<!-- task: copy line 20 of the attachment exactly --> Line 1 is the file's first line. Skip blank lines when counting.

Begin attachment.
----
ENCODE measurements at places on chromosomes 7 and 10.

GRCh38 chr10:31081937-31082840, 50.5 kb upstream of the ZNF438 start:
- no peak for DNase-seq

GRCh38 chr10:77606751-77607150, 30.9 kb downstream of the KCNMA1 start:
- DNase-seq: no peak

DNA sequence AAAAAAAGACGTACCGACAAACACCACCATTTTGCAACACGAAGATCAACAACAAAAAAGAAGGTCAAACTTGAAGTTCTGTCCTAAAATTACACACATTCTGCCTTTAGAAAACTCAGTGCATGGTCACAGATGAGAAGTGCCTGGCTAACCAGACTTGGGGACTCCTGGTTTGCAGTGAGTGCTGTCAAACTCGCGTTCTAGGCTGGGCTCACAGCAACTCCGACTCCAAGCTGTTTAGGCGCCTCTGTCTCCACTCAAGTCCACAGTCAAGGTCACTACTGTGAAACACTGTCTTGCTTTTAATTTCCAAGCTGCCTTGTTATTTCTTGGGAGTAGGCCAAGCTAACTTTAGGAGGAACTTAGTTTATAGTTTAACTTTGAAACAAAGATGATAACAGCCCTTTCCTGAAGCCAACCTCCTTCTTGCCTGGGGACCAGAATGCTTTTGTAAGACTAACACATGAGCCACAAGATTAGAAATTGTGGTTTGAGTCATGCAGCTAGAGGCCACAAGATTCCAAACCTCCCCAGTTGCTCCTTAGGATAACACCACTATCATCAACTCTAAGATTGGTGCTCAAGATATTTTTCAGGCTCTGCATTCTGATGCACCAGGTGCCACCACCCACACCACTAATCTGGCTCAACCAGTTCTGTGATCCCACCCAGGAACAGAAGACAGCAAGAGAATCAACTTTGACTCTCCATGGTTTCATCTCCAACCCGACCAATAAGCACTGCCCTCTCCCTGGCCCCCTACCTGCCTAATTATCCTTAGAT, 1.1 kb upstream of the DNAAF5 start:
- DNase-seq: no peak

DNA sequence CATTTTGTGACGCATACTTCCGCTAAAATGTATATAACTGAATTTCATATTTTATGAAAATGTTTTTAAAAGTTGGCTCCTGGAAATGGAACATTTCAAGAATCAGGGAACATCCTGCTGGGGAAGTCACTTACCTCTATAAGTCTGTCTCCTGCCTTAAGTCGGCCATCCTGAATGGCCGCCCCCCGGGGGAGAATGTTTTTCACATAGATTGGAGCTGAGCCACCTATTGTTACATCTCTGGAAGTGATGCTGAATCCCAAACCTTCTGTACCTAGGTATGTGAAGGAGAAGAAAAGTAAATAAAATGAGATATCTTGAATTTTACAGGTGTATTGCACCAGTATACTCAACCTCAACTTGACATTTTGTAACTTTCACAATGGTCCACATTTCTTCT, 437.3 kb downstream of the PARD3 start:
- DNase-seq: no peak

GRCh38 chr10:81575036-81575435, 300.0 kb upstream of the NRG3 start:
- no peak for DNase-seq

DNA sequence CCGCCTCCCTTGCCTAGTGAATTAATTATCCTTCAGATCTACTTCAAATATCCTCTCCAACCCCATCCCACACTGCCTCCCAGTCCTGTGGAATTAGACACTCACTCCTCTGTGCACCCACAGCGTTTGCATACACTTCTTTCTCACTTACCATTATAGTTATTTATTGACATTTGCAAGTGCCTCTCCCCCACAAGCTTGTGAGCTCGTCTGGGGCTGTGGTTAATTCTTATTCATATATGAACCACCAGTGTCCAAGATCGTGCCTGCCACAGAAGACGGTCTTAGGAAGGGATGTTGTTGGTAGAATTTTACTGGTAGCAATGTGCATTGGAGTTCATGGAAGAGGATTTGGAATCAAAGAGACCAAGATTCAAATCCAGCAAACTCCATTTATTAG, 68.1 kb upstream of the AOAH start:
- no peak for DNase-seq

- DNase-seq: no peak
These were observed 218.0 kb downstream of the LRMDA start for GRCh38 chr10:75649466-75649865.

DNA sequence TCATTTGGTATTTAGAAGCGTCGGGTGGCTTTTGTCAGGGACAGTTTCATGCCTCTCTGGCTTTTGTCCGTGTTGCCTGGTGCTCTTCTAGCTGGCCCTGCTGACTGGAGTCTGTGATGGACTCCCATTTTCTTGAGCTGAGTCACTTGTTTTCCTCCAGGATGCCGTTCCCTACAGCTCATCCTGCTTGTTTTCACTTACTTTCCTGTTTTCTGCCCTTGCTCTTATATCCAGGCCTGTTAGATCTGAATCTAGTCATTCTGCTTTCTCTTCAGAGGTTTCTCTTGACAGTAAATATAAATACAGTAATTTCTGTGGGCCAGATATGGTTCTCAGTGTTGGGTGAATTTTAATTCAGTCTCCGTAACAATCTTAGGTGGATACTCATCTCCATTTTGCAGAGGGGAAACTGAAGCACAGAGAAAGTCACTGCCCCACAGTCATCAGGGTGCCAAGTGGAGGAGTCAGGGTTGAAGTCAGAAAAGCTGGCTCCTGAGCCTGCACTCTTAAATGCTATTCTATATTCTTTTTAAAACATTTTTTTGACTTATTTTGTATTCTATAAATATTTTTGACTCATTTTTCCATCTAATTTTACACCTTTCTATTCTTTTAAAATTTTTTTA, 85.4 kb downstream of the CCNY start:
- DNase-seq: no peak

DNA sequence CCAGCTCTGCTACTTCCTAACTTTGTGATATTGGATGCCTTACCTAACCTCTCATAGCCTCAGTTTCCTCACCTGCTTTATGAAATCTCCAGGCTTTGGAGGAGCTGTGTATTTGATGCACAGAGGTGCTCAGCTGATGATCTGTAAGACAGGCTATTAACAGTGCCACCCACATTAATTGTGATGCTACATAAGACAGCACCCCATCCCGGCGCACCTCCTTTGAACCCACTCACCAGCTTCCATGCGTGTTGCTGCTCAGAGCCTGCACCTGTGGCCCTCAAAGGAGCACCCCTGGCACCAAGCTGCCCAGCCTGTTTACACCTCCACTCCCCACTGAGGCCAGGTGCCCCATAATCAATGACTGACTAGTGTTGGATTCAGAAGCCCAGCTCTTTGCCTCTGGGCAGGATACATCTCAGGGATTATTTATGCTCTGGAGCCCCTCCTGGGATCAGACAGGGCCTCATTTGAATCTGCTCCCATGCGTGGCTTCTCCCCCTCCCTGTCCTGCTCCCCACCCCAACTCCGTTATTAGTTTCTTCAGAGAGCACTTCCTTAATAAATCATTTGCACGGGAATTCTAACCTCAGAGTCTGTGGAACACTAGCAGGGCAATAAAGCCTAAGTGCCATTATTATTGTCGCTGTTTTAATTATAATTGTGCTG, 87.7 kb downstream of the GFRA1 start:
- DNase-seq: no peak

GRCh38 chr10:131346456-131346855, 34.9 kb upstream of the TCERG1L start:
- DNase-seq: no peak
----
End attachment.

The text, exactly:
GRCh38 chr10:131346456-131346855, 34.9 kb upstream of the TCERG1L start: